Along the ridgeline, aquamarine Kenepuru Sound came into view. Eatwells Lookout is a half hour return walk off the main track. The three of us looked at its incline and, after having just conquered a long uphill section, gave it a miss. 

Boatshed Cafe and Bar
Boatshed Cafe and Bar

Bay of Many Coves

Continuing on the Queen Charlotte Track, we looked down on the Bay of Many Coves an hour later, a picturesque palette of blues where jetties jutted into shallow water that darkened further out. 

Weka were in abundance at DOC’s Bay of Many Coves Campsite which has a compostable toilet and flat camping sites amongst sheltered bush . The cooking shelter looks over the cove. 


Around ten minutes’ walk away, a one and a half hour trail leads off Queen Charlotte Track to Bay of Many Coves Resort. Approximately a 5-hour walk from Punga Cove Resort, this is perfect for those seeking an upmarket stay at the end of day three.

Onto The Portage

On leaving our DOC campsite, the Queen Charlotte Track steepened. Manuka Lane was manuka-lined, we read panels about Kenepuru Sound, now a deep blue swirling between green-hued lands, and viewed lighter-blue Queen Charlotte Sound. Picton was a smattering of white dots stretching along the coastline, up hillsides and in valleys. 

We emerged onto Torea Road, at Torea Saddle, where a memorial stands to WWI and WWII fallen soldiers. A bush track almost opposite led to Cowshed Bay, a five-hour journey from where we set out. The bay has two camping areas: one on the waterfront where a number of campervans were parked up; the other, over the road, had sites available amongst bush. There were cold showers, flushing toilets and cooking shelters.

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The Portage, a THC hotel 500m west and situated on Portage Bay’s Kenepuru Sound waterfront, offers suites and rooms, bar, pool and a restaurant where we dined in the evening. If you’ve stayed at Bay of Many Coves Resort the night before, with the extra ninety minute trail from there to get back onto the Queen Charlotte Track, it would take around six hours to get back to The Portage.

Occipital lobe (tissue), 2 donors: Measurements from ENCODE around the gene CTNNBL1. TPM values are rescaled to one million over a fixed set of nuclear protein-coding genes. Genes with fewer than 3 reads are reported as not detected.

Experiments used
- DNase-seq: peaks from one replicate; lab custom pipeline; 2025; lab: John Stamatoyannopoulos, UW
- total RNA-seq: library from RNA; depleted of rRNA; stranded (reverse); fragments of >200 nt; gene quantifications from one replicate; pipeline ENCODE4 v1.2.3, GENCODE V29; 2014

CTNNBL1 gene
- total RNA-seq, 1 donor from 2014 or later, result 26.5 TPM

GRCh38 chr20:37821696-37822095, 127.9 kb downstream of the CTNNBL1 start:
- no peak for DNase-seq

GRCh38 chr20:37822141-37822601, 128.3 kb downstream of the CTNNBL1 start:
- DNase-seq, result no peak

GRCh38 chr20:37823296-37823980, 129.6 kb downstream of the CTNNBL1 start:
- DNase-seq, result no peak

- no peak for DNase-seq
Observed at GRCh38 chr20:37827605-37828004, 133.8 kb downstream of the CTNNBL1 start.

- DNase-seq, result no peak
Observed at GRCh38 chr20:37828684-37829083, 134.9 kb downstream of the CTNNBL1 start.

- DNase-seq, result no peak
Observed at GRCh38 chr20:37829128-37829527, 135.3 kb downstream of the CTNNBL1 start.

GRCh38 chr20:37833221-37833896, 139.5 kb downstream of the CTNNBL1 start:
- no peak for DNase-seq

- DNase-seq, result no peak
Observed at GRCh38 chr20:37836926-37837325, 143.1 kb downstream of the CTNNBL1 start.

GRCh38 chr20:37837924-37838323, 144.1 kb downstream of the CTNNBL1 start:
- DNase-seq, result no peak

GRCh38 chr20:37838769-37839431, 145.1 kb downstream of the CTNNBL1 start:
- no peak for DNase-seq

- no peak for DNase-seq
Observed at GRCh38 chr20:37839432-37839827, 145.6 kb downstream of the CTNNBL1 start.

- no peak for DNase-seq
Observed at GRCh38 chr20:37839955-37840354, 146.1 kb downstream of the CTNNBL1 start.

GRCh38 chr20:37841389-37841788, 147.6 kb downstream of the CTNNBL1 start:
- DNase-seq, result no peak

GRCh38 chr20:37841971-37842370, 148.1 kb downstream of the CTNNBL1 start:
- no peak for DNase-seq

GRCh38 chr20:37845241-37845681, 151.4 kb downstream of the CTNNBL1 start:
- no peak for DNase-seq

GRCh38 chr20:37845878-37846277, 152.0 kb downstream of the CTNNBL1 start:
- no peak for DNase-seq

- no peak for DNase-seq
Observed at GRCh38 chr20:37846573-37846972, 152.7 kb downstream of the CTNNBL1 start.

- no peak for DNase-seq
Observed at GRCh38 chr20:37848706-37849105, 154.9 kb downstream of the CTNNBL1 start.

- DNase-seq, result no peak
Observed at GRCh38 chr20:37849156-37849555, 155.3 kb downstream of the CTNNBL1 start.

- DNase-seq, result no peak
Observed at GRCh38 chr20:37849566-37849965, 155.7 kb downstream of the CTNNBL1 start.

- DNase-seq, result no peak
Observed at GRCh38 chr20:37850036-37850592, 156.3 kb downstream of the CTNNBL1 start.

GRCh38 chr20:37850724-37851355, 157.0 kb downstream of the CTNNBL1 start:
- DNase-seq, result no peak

We dropped backpacks at The Portage to be shuttled the next morning – thankfully, as the start of the next leg was steep. Views were again incredible, the sea a multitude of blues amongst the many coves. Signage for Lochmara Lodge, one hour’s walk off the main track, showed a tropical island-looking resort, complete with an underwater observatory.

Having left The Portage at 9am, we arrived at Mistletoe Eco Village around 12.15pm, our luggage arriving by boat about 2pm. The waterfront village has lodges, camping spots and rooms but is self-catering. 

Approaching Anakiwa and the end of the Queen Charlotte track
Approaching Anakiwa and the end of the Queen Charlotte track

Nearing Anakiwa

Once back on the Queen Charlotte Track, a 1.5km/20-minute walk from Mistletoe, the trail undulated before heading downhill and leading through bush, fern groves, and along the edge of pine forest. At Grove Arm Viewpoint information boards told the history of Anakiwa, Picton, The Grove and other settlements. Dropping down, we reached our destination, Davies Clearing. Its beach at high tide makes a great swimming spot. The DOC site, a flat open reserve with a shelter and compostable toilets, is 100m from the track. If you’re after meals and accommodation, you can arrange to have your luggage dropped at Anakiwa where there are several lodges. This is a 22km walk from The Portage, taking five or six hours. 

The sea lay milky green below a moody sky on the next morning’s 45 minute, easy walk to Anakiwa at the end of Queen Charlotte Sound.

Five days after setting out, I was happy not to walk further with my 15kg backpack. Had I taken advantage of the daily luggage shuttles, resort accommodation and restaurant meals I might have walked back to Ship Cove to once again enjoy postcard-perfect landscapes which are at times stunning beyond words.

Footnote

Queen Charlotte Track was damaged by weather recently. Campervanners note that Kenepuru Road, leading to DOC Cowshed Bay campsite and The Portage, is currently closed.

More Information

Queen Charlotte Track: qctrack.co.nz

Luggage shuttles (Luggage can be arranged to be shuttled between resorts each day, so walkers need only carry a daypack, if using DOC camping sites shuttles can only be done on some days as water access is not available): cougarline.co.nz

Day walks are possible between lodges with water-taxis available for return journeys.

DOC’s Cowshed Bay Campsite has facilities for campervans. See nzmca.org.nz for more info. This site is handy for day walks on the Queen Charlotte Track.